Jerry Seeman and his sons watched a lot of football when he was raising a family. But as his oldest son Mike put it, his dad had a unique perspective: “He had one eye on the game, one eye on the officials.”
Indeed, Seeman refereed National Football League games for 16 years before becoming the NFL’s senior director of officiating in 1991, a position he held for a decade. “He was able to take up a profession that was his hobby,” Mike Seeman said. “It was his passion.”
Seeman, a veteran educator, died Nov. 24 at his home in Blaine after a 3 1/2 year battle with cancer. He was 77.
Seeman’s interest in sports started early. He was a standout in football, basketball and baseball at Plainview High School in southeastern Minnesota. He also played football and basketball at Winona State University, graduating in 1957 with a mathematics degree.
While working as a teacher, Seeman began officiating high school football in 1963. He coached basketball until 1970, when he donned a ref’s whistle for that sport, too.
Seeman climbed the officiating ladder from small college football to the Big 10, where he landed a job in 1975. Three years later the NFL came calling. He would officiate 15 postseason games, including Super Bowls in 1989 and 1991.
Seeman’s math training came in handy as referee, Mike Seeman said “He had a brilliant mathematical mind. He was known as being the walking rule book.”
Another son, Jeff Seeman, who himself is an NFL referee, said his dad actually enjoyed the arcana of rules. “That’s the only part of this job that to me is work,” Jeff Seeman said about studying the rule book. “But he loved it.”
Jerry Seeman was also long the lead basketball rules clinician for the Minnesota State High School League.
His rules expertise helped him become the NFL’s senior director of officiating, and during his tenure Seeman was credited with implementing the league’s modern instant replay system. The first incarnation of instant replay in the 1980s failed after too many interruptions “killed the flow of play,” said Dean Blandino, the NFL’s current head of officiating.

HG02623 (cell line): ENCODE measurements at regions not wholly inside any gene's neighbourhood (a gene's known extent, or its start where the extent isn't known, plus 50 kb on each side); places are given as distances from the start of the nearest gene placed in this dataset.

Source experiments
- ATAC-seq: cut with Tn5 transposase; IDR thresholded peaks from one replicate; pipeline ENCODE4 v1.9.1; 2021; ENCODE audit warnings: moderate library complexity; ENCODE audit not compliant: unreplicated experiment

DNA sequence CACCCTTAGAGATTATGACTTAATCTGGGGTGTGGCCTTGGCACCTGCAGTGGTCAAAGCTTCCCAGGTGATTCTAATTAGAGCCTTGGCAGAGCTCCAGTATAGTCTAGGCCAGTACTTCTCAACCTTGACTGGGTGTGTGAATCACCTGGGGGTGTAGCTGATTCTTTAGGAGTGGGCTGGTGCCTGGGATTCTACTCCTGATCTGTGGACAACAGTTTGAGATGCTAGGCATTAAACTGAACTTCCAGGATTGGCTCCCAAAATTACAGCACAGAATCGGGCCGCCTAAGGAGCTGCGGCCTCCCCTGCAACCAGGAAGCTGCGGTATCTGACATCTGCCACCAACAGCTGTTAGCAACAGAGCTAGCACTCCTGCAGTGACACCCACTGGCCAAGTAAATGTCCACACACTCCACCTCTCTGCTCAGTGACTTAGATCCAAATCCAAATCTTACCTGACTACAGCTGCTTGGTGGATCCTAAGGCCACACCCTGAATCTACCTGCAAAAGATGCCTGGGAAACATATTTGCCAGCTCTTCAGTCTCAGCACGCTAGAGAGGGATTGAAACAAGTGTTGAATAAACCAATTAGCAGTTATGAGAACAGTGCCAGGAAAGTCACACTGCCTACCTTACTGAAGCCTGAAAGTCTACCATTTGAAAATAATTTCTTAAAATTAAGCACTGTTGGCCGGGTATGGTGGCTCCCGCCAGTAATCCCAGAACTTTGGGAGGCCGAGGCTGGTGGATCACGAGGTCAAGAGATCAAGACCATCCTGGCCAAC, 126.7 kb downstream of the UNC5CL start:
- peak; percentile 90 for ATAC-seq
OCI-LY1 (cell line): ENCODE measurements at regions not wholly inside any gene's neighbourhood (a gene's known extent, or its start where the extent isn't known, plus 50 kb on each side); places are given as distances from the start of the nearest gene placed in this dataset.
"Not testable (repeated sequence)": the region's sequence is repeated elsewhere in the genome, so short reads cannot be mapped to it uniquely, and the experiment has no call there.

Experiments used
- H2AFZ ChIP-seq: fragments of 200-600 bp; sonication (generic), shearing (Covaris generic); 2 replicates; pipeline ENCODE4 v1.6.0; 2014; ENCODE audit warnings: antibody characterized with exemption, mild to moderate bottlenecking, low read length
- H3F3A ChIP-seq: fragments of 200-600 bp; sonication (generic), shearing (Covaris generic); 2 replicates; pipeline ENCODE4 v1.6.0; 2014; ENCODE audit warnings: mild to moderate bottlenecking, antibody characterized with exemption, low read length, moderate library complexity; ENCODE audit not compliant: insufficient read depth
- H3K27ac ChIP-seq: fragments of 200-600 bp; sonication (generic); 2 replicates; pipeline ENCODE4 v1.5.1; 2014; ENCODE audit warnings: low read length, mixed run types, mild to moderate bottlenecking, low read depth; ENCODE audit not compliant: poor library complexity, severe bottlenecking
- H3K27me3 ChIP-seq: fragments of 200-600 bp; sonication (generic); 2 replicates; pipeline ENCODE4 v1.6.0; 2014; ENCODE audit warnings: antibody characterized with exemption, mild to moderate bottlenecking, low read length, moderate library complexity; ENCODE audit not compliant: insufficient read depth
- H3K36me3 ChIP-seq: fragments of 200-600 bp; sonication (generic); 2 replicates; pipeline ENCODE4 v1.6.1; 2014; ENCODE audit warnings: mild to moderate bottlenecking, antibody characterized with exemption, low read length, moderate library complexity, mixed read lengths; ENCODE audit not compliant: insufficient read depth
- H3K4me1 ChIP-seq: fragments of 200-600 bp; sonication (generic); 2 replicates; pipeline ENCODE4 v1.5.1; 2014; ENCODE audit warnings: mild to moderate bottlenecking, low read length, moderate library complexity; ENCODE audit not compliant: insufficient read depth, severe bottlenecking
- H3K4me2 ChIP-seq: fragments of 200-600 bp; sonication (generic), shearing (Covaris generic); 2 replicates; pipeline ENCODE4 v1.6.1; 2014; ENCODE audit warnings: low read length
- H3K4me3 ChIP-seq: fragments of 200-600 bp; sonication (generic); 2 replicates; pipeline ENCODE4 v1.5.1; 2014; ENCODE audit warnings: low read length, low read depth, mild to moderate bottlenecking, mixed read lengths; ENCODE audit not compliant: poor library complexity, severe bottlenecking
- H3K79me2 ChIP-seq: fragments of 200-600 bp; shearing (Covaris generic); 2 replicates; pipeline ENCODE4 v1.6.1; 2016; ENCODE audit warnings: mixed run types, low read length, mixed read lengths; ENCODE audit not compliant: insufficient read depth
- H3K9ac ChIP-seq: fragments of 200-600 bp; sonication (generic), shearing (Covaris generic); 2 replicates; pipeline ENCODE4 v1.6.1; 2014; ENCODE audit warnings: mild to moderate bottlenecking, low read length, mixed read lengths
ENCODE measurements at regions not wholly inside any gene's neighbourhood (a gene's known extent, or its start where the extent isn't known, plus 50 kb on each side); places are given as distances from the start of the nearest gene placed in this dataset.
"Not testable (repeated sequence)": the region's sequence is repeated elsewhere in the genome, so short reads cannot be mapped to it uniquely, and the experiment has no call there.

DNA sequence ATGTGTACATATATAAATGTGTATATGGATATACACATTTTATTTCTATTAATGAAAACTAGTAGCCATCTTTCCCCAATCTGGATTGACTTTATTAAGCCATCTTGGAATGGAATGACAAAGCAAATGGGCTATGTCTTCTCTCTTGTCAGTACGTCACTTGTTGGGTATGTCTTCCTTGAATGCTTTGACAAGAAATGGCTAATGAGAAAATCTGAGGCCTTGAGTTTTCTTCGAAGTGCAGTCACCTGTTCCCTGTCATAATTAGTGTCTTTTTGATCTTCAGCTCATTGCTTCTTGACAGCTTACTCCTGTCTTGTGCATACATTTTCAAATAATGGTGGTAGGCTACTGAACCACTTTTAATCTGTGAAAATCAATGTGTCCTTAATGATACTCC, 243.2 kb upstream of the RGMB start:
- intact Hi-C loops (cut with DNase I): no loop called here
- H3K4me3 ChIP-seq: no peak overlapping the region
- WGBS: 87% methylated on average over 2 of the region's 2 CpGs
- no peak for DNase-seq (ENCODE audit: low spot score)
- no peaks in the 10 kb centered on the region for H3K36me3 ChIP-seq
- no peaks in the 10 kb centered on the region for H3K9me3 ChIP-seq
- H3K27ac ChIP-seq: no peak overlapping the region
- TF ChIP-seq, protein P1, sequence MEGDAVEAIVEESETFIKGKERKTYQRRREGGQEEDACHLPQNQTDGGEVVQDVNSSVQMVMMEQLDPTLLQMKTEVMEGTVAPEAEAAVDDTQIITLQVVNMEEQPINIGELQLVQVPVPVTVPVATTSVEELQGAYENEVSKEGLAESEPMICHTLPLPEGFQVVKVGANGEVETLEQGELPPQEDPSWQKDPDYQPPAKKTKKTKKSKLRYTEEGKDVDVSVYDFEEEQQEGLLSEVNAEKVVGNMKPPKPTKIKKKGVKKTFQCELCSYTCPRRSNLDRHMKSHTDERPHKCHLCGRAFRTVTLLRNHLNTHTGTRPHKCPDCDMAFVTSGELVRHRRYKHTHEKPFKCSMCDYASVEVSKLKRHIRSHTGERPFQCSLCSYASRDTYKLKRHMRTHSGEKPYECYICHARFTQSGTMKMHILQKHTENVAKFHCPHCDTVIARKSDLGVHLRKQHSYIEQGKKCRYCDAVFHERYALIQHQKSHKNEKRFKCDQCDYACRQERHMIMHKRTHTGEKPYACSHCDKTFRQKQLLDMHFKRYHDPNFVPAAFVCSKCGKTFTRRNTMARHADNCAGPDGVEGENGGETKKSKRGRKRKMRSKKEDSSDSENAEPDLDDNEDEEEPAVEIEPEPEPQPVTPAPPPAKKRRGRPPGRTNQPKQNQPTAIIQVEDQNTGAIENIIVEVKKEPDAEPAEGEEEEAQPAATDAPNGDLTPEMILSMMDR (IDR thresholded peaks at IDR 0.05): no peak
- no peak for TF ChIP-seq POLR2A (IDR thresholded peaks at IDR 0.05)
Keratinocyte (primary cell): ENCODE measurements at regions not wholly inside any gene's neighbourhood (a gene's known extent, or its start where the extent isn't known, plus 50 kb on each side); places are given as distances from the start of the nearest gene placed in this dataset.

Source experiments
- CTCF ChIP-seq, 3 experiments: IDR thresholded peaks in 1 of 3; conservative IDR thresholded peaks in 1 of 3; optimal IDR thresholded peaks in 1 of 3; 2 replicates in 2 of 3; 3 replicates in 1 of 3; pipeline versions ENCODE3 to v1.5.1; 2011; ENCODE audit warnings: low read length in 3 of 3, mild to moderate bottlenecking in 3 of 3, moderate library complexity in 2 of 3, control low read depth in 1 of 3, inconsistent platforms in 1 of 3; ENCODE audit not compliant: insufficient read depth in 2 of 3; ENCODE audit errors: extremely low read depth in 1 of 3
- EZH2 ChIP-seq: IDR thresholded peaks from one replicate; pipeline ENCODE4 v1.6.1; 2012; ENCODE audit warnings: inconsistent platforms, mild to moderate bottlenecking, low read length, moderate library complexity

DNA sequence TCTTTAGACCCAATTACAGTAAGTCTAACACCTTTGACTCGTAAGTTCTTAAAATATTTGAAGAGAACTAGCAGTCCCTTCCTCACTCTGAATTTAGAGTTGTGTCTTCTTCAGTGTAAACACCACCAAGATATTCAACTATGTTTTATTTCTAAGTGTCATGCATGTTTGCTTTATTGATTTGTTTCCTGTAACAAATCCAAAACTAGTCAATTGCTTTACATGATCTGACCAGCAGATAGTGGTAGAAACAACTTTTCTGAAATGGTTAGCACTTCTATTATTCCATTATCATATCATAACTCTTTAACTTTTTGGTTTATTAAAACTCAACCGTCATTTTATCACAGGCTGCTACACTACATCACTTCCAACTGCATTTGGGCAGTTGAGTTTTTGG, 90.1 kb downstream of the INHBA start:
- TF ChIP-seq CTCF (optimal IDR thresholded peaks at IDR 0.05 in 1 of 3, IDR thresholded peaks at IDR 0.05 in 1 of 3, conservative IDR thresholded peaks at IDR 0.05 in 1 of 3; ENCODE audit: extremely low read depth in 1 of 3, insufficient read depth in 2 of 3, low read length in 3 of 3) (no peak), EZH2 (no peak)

Seeman put together a set of rules in the later 1990s that limited reviewable plays — solving the problem. Even after Seeman retired as officiating director he worked as an NFL observer. “He wrote rules exams up until last year, which is an exhaustive process,” Blandino said. “It was amazing right up until the very end how much he was involved.”
The officiating director’s post was a full-time job that necessitated that he and wife Marilyn — they’d met in 1957 — move from Minnesota to New York, the football league’s home base. But before that, like most NFL football officials, Jerry Seeman worked elsewhere in the offseason.
In the 1970s and 1980s, he was finance and personnel director for Fridley public schools. And he continued refereeing high school and small college basketball games even while working NFL games. Seeman was also very active in Rotary and served as a board member of United Mercy Hospitals Foundation.
In addition to his wife and sons Mike and Jeff, Seeman is survived by son Jon; five grandchildren; and three great-grandchildren.